1. Give one (1) example of innate behavior and one (1) example of learned behavior. (2 pts).
2. Provide the four (4) Tinbergen’s question for the study of animal behavior. (1 pt).
3. Explain the difference between proximate mechanisms and functional causations (2 pts).
4. As a young researcher, you have been asked to test for the existence of releasers (e.g. Tinbergen’s experiment on the belly coloration in sticklebacks). Describe, in your own words, how you would experimentally address this question? (2 pts).
5. Which one (1) of the three (3) foundations of behaviour permits a horizontal transmission of information (i.e. between individuals of the same generation)? (1 pt).
a. Natural selection.
b. Individual learning.
c. Social learning.
6. As you are observing Gulf menhaden swimming in large and dense schools in the salt marsh behind LUMCON’s marine station, you are wondering about the costs and benefits of group living in animals. Give three (3) example of potential costs and three (3) examples of benefits. (2 pts).
7. Explain why we most often observe animal groups bigger than the predicted optimal group size. (2 pts).
(30 points total) Student’s Name: ___________________________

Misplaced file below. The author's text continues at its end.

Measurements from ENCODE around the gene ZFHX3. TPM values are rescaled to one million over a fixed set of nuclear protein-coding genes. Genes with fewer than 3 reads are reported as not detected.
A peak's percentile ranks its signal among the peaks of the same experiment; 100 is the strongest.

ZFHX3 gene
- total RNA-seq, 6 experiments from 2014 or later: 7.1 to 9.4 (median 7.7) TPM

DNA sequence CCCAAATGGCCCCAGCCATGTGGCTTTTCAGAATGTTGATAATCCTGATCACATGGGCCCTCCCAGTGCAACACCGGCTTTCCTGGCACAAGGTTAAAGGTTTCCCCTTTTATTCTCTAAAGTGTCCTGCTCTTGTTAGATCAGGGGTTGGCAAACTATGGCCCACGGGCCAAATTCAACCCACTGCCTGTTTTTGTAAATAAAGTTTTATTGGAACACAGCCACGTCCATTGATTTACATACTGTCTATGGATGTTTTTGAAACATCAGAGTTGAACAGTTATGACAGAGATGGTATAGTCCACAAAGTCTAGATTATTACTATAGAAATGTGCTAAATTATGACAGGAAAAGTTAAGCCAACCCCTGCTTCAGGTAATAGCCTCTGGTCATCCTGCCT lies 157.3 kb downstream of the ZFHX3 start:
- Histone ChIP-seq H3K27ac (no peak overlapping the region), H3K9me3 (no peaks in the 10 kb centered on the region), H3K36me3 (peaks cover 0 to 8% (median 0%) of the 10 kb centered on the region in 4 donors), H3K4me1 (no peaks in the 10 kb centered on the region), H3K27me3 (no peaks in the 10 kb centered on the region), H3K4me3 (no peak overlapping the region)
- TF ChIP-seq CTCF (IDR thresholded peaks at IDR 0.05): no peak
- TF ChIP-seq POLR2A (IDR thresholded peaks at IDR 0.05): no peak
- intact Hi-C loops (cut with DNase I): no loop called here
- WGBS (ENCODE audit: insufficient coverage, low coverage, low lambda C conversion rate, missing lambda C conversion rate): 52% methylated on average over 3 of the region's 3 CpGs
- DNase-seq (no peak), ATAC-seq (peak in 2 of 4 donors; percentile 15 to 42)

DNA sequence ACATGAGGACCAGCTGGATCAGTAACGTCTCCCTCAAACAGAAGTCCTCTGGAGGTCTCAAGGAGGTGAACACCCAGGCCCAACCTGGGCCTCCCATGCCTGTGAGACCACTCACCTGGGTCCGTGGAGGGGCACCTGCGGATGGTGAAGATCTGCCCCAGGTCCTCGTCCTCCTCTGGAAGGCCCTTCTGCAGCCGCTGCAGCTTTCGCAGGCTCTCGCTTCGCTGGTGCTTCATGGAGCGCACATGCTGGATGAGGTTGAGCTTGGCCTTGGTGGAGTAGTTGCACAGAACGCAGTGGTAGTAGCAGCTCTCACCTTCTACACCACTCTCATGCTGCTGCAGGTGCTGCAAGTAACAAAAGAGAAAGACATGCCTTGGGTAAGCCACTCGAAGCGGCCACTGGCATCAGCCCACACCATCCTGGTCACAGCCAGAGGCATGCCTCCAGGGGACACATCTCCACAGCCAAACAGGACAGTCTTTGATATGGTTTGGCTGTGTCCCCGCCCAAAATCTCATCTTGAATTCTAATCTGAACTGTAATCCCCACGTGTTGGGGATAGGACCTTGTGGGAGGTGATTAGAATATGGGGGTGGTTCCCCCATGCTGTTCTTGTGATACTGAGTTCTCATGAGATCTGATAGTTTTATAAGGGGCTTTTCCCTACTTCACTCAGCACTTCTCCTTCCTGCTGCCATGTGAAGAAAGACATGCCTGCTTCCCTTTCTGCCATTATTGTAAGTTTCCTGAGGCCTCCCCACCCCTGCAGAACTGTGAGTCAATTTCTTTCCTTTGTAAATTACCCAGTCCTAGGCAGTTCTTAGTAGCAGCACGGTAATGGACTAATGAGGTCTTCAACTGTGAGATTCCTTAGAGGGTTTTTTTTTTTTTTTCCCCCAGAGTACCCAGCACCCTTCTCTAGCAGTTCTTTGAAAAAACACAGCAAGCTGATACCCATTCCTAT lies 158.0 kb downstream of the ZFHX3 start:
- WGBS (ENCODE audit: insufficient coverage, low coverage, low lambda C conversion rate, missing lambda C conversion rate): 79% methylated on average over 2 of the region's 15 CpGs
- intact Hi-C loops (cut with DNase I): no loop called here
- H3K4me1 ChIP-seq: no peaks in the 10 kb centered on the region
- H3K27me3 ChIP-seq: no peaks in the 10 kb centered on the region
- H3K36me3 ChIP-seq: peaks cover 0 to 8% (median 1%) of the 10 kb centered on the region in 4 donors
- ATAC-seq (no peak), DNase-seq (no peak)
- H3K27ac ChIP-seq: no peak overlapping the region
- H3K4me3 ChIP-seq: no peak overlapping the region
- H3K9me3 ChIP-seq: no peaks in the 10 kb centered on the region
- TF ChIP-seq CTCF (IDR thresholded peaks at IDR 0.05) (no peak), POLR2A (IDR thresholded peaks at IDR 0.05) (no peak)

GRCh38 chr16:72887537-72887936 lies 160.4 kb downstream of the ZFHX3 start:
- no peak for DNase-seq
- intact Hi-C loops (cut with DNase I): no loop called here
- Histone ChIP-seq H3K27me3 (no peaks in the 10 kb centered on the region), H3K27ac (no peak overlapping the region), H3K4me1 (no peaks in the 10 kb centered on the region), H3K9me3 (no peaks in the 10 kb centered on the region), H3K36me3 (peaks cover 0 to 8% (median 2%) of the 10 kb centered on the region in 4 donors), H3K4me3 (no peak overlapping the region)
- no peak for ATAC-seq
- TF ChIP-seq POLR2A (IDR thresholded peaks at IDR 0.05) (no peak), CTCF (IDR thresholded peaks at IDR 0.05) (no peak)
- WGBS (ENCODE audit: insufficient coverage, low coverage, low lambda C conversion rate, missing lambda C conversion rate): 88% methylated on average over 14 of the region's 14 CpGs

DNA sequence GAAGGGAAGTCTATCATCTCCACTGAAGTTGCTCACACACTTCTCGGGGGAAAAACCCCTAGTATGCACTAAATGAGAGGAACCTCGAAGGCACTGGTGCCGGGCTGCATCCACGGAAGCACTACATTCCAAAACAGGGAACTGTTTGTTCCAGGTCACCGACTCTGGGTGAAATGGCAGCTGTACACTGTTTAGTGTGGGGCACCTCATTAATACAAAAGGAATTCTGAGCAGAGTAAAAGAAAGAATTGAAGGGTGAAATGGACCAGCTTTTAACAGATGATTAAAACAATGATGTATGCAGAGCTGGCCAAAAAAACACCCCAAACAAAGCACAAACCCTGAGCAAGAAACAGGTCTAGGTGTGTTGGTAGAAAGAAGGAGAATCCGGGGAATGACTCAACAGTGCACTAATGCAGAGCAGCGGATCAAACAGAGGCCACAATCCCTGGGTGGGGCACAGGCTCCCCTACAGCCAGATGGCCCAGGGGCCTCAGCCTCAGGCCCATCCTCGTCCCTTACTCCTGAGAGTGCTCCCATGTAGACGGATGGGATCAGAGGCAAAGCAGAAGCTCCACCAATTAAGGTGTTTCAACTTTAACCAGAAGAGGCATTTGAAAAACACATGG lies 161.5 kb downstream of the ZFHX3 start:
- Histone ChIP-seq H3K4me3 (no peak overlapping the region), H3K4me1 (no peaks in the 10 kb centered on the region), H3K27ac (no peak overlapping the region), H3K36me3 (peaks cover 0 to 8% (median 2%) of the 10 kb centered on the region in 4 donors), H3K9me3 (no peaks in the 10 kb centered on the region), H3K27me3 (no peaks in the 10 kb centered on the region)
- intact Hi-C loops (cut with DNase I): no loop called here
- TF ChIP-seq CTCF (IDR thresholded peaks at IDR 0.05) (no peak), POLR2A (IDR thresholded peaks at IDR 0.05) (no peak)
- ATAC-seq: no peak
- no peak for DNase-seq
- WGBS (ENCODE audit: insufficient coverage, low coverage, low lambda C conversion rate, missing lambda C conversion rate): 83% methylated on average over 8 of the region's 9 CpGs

8. Define “behavioral plasticity” (1pt). Provide an example of plastic behavior in a coastal/estuarine organism. (1pt). What kind of experimental test would you conduct to test whether an animal species exhibit plastic behavior? (1pt).
9. How does natural selection act to shape the dynamics of predator-prey interactions? (2 pts).
10. Explain how the properties of the environment (e.g. water turbidity) can have profound effect on the safety of group-living animals. (2pts).
11. Give two (2) examples for the Handicap principle. (2 pts).
12. Inter- or intrasexual selection?: (2 pts).
a. Ornaments and weapons in males:
b. Spermatic competition:
c. Nest defense:
d. Pre-copulation present:
13. Explain the origin of sexual selection. (2 pts).
14. How does kin selection operate? (2 pts).
15. This time you have been asked to help developing a research program aimed at mitigating the negative effect of lionfish, an invasive predatory species in many coastal systems in the United States, on resident fish species. Describe a possible Behavior-based management approach. (3 pts).
16. Describe the word fecund. (1 pt) If an organism displays high fecundity what does this mean? (1 pt)
17. List and describe two reasons why capture fishery production is plateauing worldwide (3 pts).
18. What is a TED and what does it do? (1 pt)
19. List two purposes of aquaculture other than the production of food. (1 pt)
20. List and describe two concerns and two benefits of aquaculture (2 pt). In your opinion, are farmed fisheries a good or bad idea? (1 pt)
21. Describe an adaptation to life in the deep sea and what benefit or benefits it provides. (2 pt)
22. Could Antarctic icefish that have evolved the loss of red blood cells survive in a tropical warm environment? Why or why not? (2 pt)